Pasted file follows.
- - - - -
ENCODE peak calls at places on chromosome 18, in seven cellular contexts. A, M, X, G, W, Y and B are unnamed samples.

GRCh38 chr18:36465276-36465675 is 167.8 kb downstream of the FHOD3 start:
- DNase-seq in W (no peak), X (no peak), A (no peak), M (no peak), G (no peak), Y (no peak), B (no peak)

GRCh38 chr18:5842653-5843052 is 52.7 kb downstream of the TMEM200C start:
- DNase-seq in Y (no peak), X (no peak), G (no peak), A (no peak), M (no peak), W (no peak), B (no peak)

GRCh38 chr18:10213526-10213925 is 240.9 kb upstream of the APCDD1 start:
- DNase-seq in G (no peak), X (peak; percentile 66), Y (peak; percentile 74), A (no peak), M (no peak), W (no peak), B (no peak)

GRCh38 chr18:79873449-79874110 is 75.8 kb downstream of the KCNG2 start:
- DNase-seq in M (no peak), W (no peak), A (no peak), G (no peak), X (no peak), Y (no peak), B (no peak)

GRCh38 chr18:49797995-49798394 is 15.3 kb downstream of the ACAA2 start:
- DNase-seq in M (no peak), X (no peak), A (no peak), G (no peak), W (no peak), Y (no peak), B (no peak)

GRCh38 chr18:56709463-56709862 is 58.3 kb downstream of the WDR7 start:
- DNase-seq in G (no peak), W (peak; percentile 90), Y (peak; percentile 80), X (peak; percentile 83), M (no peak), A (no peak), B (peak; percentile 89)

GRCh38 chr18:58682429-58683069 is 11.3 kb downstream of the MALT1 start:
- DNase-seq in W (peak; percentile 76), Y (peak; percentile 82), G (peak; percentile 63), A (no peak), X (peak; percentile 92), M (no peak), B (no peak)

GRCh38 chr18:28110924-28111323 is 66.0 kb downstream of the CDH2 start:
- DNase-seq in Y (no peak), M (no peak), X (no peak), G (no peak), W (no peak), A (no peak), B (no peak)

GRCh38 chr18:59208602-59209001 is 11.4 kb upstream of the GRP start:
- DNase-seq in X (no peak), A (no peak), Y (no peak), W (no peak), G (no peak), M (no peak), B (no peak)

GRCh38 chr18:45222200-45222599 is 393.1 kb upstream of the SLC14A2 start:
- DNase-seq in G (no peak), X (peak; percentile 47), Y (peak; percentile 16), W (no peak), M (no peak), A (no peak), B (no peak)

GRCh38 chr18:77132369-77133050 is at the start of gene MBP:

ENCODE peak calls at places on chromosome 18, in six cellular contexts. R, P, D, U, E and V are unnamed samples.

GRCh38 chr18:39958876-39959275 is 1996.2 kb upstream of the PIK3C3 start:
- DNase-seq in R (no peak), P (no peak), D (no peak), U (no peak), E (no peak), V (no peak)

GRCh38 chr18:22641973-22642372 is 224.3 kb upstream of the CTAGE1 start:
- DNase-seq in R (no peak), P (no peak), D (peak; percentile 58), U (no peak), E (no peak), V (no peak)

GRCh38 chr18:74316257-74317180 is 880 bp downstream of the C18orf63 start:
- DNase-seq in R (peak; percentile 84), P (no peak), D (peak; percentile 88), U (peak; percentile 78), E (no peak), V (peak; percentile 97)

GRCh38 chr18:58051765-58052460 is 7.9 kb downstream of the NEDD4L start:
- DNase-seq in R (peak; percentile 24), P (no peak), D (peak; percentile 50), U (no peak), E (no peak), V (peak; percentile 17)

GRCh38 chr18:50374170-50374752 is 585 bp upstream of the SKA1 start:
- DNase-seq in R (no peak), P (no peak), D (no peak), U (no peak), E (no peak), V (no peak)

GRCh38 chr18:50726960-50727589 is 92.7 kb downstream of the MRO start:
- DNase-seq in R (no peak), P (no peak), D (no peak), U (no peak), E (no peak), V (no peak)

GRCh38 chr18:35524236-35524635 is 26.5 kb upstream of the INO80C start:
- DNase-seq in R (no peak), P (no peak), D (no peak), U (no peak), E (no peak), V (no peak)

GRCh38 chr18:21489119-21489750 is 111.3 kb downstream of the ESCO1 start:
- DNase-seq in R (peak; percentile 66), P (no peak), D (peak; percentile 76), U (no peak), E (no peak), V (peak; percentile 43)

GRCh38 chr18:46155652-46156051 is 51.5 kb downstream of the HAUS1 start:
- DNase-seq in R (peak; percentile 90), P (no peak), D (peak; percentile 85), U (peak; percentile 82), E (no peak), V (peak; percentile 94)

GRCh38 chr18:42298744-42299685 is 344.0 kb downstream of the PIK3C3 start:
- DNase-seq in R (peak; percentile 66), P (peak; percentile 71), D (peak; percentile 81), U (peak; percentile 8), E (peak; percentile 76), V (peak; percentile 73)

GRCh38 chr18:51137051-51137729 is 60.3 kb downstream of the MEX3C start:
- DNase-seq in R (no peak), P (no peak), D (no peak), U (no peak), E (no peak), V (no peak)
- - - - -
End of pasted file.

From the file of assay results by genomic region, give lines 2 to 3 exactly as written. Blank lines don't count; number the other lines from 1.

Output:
GRCh38 chr18:36465276-36465675 is 167.8 kb downstream of the FHOD3 start:
- DNase-seq in W (no peak), X (no peak), A (no peak), M (no peak), G (no peak), Y (no peak), B (no peak)